Austin Jenkins

Since January 2004, Austin Jenkins has been the Olympia-based political reporter for the Northwest News Network. In that position, Austin covers Northwest politics and public policy, as well as the Washington State Legislature. You can also see Austin on television as host of TVW's (the C–SPAN of Washington State) Emmy-nominated public affairs program "Inside Olympia."

Prior to joining the Northwest News Network, Austin worked as a television reporter in Seattle, Portland and Boise.

Austin is a graduate of Garfield High School in Seattle and Connecticut College in New London, Connecticut. In 2019, he received his Master of Communication in Digital Media from the University of Washington Communication Leadership program. 

Austin's reporting has been recognized with awards from the Association of Capitol Reporters and Editors, Public Radio News Directors Incorporated and the Society of Professional Journalists. Austin was part of a team that won a 2018 national Edward R. Murrow award for breaking news coverage.

How much you pay for auto, home and renters insurance depends a lot on your credit score. If your credit is good, you tend to pay less. If it’s not so good, you likely pay more.

Now, Washington Insurance Commissioner Mike Kreidler wants to ban the use of credit-based insurance scoring to set rates. He says it’s a matter of racial justice. 

“Inconsistent.” “Disastrous.” “Senseless.” Those are just some of the words being used to describe Washington Gov. Jay Inslee’s plan for reopening the state – and they’re the words of his fellow Democrats. It’s a sign of rising frustration over the slow pace of getting restaurants, gyms and other businesses open again.

From the start of the pandemic, Governor Inslee faced criticism from conservatives upset about his mask mandate and stay home order. But over the last week, there’s been a noticeable shift. Now members of Inslee’s own party are assailing him.

Washington billionaires would pay a “wealth tax” under a proposal in the state House that will get a public hearing on Tuesday.

The bill is sponsored by Democratic state Rep. Noel Frame, who chairs the House Finance Committee, and would impose a one percent tax on intangible financial property, such as stocks and bonds, futures contracts and publicly traded options. A billionaire’s first $1 billion in “taxable worldwide wealth” would be exempt.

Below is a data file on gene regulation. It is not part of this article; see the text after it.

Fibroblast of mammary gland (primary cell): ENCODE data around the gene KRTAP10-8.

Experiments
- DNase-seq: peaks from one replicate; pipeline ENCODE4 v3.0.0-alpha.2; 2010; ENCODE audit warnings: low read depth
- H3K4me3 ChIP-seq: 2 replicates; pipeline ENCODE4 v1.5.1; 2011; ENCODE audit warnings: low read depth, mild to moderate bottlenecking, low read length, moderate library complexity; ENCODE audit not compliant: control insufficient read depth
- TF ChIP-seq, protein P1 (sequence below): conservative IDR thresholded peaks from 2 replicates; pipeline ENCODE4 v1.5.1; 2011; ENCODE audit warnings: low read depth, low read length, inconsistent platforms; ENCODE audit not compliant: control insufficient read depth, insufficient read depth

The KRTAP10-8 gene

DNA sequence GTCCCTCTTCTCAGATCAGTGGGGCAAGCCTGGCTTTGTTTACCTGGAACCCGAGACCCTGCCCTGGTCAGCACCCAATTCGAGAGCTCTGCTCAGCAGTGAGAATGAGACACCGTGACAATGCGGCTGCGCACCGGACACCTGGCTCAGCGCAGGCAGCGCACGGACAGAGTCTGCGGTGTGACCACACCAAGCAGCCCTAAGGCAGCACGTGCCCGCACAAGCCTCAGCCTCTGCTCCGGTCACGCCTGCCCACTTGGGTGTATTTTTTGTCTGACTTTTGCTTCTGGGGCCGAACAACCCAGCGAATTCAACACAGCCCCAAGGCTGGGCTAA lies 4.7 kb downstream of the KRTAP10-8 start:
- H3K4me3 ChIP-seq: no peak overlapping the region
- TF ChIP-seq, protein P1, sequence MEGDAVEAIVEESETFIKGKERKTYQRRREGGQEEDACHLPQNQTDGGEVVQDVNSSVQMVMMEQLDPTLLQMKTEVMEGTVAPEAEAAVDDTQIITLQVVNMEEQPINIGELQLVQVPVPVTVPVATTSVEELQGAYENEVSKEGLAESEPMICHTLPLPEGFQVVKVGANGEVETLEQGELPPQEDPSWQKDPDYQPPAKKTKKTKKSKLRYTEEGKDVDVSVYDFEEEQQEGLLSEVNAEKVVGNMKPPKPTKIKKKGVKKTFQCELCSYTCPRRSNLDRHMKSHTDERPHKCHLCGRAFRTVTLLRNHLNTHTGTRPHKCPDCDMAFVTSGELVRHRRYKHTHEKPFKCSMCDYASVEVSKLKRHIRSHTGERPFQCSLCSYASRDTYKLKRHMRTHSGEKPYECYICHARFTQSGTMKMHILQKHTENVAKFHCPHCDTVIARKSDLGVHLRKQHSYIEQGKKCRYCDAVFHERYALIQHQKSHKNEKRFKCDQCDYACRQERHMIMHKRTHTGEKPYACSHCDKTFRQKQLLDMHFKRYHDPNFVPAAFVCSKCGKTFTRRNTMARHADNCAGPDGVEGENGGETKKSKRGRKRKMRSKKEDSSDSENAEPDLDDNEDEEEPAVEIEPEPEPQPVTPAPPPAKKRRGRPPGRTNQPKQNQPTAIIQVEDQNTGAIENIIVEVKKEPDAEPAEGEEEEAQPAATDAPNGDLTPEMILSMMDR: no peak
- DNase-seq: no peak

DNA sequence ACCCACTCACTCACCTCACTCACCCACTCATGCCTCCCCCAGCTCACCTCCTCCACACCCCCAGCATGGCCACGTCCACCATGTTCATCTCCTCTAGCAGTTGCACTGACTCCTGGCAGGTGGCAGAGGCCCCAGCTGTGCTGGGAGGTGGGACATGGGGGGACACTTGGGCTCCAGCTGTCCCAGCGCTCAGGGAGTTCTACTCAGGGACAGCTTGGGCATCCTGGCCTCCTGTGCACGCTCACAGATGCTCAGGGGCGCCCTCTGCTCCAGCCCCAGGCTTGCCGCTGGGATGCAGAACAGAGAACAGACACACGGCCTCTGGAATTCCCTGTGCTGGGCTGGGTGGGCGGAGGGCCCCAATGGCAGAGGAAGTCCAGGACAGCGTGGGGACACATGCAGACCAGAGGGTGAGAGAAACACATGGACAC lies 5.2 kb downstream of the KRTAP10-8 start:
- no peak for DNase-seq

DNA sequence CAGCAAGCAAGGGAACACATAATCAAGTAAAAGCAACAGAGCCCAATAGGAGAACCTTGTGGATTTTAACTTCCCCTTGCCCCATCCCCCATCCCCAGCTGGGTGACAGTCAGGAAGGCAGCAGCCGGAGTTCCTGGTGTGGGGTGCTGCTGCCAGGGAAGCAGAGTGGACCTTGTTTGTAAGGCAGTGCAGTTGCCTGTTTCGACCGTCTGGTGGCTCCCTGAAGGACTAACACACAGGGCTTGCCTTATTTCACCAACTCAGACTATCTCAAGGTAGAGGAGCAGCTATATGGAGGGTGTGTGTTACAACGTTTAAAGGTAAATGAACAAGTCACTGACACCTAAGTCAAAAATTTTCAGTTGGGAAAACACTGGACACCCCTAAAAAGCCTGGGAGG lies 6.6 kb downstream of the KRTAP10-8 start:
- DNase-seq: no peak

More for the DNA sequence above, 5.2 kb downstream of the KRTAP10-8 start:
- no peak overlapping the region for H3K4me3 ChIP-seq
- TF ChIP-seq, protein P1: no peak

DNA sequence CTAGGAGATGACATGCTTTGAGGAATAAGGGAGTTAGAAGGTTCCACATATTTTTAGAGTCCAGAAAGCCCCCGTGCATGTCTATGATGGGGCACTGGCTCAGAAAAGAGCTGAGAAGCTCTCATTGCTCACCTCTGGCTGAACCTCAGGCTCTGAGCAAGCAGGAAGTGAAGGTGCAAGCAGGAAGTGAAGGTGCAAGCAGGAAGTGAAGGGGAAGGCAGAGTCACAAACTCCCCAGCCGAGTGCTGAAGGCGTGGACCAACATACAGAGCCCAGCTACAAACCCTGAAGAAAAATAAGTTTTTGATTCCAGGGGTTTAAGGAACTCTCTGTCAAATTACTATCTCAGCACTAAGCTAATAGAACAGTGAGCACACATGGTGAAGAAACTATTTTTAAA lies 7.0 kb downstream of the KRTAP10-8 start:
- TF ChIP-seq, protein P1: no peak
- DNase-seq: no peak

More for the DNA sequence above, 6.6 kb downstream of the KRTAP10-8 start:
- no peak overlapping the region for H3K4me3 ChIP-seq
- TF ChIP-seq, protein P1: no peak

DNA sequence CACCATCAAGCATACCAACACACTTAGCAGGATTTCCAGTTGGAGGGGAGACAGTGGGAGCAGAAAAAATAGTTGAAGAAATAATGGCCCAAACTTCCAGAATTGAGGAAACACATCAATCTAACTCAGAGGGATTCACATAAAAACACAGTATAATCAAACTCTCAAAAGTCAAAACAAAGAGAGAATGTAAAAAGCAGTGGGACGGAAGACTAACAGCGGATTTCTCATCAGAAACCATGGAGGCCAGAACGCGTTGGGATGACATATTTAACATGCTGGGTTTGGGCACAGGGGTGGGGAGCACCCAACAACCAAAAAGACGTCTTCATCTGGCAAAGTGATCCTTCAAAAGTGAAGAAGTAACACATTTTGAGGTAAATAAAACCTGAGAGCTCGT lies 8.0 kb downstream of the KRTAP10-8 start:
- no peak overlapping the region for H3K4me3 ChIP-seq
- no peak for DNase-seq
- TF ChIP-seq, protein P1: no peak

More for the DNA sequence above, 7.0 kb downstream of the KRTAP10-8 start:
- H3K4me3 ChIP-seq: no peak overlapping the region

This year, the Washington State Legislature has welcomed a record number of lawmakers of color, including a record number of Black lawmakers who are all Democrats.

Gov. Jay Inslee on Thursday announced adjustments to his phased reopening plan that will allow two western Washington regions, comprising seven counties and nearly 60 percent of the state’s population, to move to Phase 2 beginning on Monday.

A proposal to impose sweeping restrictions on police tactics and techniques in Washington is highlighting stark differences of opinion between police and reform groups.

Under very tight security, the 2021 legislative session got underway in Olympia today. KUOW’s Austin Jenkins was there. He joins us now to tell us what happened.

This interview has been edited for clarity.

There was a large law enforcement presence at the state Capitol today, after last week's insurrection in D.C. and the breaching of the gate at the governor's mansion in Olympia last week as well. What happened today on the security front?

The Washington Legislature approved rules to allow lawmakers to meet remotely because of the pandemic. The in-person votes Monday in Olympia happened under tight security with strict COVID-19 protocols in place.

Amid the ongoing pandemic and threats by far-right protesters to "occupy" the Capitol, Washington lawmakers will convene Monday for what will ultimately be a mostly remote 2021 session with a focus on the ongoing response to COVID-19, police reform, addressing climate change and writing a two-year state budget.

As he prepares to begin a third term in office, Washington Gov. Jay Inslee is proposing a new tax on health care premiums to fund post-pandemic public health. He’s also once again urging the Legislature to pass a capital gains tax.

The tax measures are contained in Inslee’s two-year, $57.6 billion operating budget proposal released Thursday in advance of the 2021 Legislative session. Separately, the Democratic governor also released proposed capital construction and transportation budgets.